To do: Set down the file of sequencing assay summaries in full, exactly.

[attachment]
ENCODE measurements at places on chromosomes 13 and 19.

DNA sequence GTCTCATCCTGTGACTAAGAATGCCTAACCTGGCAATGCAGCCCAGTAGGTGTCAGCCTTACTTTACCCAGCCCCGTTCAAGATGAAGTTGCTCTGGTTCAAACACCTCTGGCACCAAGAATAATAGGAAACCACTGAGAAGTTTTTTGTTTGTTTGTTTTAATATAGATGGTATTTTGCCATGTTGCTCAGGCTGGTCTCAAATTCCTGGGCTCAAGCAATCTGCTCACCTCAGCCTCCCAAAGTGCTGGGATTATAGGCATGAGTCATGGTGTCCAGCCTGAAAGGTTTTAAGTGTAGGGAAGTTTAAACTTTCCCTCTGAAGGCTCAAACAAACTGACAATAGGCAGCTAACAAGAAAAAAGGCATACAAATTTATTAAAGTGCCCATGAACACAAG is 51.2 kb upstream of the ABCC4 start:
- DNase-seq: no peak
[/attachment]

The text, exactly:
ENCODE measurements at places on chromosomes 13 and 19.

DNA sequence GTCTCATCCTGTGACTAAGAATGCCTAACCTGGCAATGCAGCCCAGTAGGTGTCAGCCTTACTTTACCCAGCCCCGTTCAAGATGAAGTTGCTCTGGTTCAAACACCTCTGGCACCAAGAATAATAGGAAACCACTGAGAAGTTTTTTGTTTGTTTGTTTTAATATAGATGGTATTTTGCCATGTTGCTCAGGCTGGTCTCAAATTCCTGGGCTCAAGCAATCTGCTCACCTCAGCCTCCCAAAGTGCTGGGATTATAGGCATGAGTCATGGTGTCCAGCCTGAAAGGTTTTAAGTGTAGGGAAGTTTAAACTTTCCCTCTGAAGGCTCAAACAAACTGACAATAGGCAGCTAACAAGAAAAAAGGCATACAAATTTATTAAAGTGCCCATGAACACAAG is 51.2 kb upstream of the ABCC4 start:
- DNase-seq: no peak